Movie Talk

Jeremy Renner signs on for ‘Kill the Messenger’

Photo: WireImage

Jeremy Renner is a man in possession of impressive pectoral muscles and even more impressive powers of distraction. Barely a week after his latest effort, “Hansel and Gretel: Witch Hunters,” became one of the worst-reviewed films of 2013 (quoth Rolling Stone’s Peter Travers, “a lame-brained, limp dick attempt to update a classic Brothers Grimm tale”), Renner has made us all forget about his leather-clad fairy tale frolic with the news that he’ll star in and co-produce “Kill the Messenger,” a thriller directed by Michael Cuesta.

Deadline reports that the film, which is based on the true story of Garby Webb, an investigative journalist who committed suicide after being smeared by the CIA, will be co-produced by Renner’s The Combine and Scott Stuber’s Bluegrass Films. Stuber set the project in motion eight years ago while he was a producer at Universal; its script, written by Peter Landesman, is based on Webb’s “Dark Alliance: The CIA, the Contras, and the Crack Cocaine Explosion,” and Nick Schou’s “Kill the Messenger: how the CIA’s Crack-Cocaine Controversy Destroyed Journalist Gary Webb.”

As those titles imply, Webb, a reporter for the San Jose Mercury News, got in trouble with the CIA when he published “Dark Alliance,” his 1996 three-part series linking the government organization to a scheme to import cocaine to California and use the profits to arm Contra rebels in Nicaragua. As a result of his work, Webb was castigated by his colleagues and lost the backing of his paper; his credibility severely damaged, he committed suicide in 2004. The film promises to make the argument that Webb was right, and that the CIA tried to discredit his work to conceal a scandal.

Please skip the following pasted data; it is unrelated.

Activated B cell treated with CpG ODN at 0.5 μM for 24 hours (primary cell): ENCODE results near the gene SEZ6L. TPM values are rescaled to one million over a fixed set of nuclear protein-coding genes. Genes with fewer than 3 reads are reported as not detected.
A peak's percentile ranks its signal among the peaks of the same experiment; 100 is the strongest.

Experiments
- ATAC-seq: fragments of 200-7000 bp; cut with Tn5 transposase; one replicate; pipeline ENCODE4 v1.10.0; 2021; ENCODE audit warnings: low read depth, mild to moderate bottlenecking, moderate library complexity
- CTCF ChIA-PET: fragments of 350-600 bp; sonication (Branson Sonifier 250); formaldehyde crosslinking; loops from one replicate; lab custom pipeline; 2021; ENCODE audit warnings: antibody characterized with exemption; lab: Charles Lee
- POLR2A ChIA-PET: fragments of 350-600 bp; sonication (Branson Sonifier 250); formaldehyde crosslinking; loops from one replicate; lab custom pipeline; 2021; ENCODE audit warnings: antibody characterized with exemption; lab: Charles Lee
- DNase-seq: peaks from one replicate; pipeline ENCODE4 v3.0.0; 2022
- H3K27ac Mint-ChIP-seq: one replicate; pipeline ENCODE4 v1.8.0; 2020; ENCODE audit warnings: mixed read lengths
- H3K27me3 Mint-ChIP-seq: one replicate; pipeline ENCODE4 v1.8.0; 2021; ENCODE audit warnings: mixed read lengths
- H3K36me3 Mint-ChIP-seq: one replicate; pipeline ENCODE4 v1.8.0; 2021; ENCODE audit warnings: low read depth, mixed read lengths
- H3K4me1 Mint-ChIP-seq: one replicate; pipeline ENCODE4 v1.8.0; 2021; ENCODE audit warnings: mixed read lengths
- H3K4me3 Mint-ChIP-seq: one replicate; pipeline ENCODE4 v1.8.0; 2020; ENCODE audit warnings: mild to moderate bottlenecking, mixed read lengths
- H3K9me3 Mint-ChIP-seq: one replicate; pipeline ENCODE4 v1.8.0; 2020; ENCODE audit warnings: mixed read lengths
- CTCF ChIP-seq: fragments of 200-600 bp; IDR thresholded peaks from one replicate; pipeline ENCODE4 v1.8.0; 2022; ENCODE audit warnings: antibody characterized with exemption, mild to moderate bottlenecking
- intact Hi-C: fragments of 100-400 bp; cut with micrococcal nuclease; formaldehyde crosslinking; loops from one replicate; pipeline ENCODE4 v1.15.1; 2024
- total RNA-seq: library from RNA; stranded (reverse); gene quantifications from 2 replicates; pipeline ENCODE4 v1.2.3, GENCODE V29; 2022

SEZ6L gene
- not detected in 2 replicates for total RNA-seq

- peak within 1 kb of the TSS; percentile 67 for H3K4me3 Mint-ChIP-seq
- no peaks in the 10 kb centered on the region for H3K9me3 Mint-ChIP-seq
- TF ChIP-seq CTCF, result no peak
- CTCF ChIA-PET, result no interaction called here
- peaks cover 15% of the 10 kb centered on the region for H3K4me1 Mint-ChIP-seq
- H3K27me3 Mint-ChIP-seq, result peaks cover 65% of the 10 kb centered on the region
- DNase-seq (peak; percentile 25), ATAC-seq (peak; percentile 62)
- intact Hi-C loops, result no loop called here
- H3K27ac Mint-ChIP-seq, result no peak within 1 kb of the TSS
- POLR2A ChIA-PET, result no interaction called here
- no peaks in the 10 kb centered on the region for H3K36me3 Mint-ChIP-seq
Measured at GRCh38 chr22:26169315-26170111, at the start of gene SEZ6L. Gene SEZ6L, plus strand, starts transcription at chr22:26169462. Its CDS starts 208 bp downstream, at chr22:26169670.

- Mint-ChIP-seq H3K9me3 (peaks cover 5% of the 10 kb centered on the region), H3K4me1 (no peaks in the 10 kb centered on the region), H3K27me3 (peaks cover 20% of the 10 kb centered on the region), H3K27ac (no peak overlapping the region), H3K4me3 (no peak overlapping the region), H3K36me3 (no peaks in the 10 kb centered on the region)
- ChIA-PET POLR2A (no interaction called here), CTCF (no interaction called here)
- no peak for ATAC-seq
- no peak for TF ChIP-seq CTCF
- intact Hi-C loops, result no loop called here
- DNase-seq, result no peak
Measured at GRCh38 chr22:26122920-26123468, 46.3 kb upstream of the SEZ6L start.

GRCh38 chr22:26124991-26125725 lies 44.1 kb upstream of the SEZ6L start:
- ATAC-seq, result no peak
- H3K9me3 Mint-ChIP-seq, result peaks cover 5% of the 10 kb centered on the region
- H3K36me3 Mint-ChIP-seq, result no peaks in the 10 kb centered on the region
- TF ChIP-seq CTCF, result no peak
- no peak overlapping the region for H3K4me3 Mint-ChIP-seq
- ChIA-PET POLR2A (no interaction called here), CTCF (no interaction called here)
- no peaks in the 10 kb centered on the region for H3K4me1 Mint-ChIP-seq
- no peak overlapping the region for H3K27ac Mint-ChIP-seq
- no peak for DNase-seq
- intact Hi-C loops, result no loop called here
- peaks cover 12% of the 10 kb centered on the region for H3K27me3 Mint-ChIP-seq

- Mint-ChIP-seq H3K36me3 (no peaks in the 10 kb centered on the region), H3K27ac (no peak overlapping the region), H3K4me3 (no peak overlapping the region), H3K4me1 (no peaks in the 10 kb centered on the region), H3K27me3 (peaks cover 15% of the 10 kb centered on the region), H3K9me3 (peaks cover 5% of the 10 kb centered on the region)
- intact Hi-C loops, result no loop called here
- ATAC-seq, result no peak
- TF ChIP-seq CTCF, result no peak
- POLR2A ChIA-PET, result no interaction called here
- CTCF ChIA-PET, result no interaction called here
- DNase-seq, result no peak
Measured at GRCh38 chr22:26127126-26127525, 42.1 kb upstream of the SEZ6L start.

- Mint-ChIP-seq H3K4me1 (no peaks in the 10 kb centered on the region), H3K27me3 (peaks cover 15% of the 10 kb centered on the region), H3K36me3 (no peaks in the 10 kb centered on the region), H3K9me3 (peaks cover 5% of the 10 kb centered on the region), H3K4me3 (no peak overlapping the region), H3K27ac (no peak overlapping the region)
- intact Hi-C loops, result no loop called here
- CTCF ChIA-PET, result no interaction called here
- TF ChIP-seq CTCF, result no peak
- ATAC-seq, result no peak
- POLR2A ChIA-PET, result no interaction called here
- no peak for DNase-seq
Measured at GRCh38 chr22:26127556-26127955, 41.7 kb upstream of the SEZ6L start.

Cuesta, who also directed Renner in 2005’s “Twelve and Holding,” has helmed eight episodes of “Homeland,” (which he also executive produces) making him an apt choice for the project. But don’t expect the CIA to get the sympathetic treatment it enjoys on “Homeland”: if “Kill the Messenger”’s source material is any indication, this is going to be one harrowing trip to the heart of darkness.